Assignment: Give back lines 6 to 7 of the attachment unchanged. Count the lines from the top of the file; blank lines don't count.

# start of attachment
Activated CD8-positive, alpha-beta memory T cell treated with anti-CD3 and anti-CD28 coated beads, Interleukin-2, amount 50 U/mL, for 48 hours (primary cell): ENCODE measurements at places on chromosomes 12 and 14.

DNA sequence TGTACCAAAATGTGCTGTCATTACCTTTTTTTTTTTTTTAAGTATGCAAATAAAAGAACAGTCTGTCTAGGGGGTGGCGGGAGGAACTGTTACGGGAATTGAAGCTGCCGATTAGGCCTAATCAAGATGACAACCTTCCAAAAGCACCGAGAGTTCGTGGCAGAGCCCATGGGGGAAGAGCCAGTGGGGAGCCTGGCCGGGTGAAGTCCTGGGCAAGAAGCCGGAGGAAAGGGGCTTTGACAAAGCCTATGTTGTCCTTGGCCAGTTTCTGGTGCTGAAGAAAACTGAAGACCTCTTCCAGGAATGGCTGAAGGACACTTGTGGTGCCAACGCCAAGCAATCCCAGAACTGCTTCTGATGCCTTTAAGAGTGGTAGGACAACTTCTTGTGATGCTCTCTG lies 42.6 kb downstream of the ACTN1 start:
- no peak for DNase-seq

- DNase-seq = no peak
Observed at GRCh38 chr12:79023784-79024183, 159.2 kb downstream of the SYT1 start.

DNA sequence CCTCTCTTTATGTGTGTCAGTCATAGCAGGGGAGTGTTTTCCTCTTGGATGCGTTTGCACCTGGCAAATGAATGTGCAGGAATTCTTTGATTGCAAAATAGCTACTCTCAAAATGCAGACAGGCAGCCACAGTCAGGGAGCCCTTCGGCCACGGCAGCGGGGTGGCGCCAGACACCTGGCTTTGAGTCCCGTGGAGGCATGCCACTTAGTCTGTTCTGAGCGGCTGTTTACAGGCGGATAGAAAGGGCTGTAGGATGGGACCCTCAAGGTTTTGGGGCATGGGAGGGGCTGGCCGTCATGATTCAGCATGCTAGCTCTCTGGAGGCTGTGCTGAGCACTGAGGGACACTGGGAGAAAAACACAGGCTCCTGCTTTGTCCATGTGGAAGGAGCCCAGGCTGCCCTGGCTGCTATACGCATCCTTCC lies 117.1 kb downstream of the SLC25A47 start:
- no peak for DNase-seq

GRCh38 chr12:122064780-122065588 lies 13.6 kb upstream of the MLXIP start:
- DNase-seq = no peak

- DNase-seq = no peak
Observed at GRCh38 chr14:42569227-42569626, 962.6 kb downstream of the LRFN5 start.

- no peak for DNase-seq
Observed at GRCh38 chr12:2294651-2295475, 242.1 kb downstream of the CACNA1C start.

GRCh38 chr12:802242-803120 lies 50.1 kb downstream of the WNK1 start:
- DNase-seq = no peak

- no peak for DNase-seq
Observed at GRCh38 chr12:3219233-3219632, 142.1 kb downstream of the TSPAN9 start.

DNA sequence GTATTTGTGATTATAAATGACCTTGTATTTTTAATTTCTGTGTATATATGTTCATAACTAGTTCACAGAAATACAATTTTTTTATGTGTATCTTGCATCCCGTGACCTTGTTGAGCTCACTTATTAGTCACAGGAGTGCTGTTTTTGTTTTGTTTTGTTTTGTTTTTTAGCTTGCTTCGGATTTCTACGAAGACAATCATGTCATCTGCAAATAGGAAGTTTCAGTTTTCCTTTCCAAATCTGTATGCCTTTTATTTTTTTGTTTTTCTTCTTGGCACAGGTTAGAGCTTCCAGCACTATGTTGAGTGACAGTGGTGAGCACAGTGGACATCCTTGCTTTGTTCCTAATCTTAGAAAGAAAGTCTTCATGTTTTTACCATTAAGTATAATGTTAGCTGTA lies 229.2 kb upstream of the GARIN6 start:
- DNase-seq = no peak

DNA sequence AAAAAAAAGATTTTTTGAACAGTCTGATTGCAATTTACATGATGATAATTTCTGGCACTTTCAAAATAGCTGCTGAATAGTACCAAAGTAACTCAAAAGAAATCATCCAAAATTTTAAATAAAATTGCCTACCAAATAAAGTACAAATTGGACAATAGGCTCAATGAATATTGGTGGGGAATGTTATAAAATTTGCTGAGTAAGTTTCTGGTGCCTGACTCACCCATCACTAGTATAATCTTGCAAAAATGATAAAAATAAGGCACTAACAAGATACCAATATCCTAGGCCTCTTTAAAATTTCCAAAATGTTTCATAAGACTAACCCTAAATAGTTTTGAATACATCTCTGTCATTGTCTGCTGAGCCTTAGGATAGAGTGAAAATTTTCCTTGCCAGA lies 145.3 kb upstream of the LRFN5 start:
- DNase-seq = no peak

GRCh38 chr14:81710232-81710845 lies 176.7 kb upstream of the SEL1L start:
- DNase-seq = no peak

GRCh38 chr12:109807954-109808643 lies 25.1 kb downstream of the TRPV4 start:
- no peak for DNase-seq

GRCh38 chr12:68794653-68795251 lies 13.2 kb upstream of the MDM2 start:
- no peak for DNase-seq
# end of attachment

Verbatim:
DNA sequence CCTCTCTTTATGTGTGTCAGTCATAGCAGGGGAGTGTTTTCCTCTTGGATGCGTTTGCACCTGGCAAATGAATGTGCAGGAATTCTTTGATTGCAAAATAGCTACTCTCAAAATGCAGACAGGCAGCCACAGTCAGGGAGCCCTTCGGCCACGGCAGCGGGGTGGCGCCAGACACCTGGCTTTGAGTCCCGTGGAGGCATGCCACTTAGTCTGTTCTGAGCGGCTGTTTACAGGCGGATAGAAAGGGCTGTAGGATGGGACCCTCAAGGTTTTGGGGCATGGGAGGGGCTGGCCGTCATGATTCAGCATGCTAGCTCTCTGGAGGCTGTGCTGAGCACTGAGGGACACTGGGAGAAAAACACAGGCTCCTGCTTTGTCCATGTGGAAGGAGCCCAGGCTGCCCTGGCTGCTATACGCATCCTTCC lies 117.1 kb downstream of the SLC25A47 start:
- no peak for DNase-seq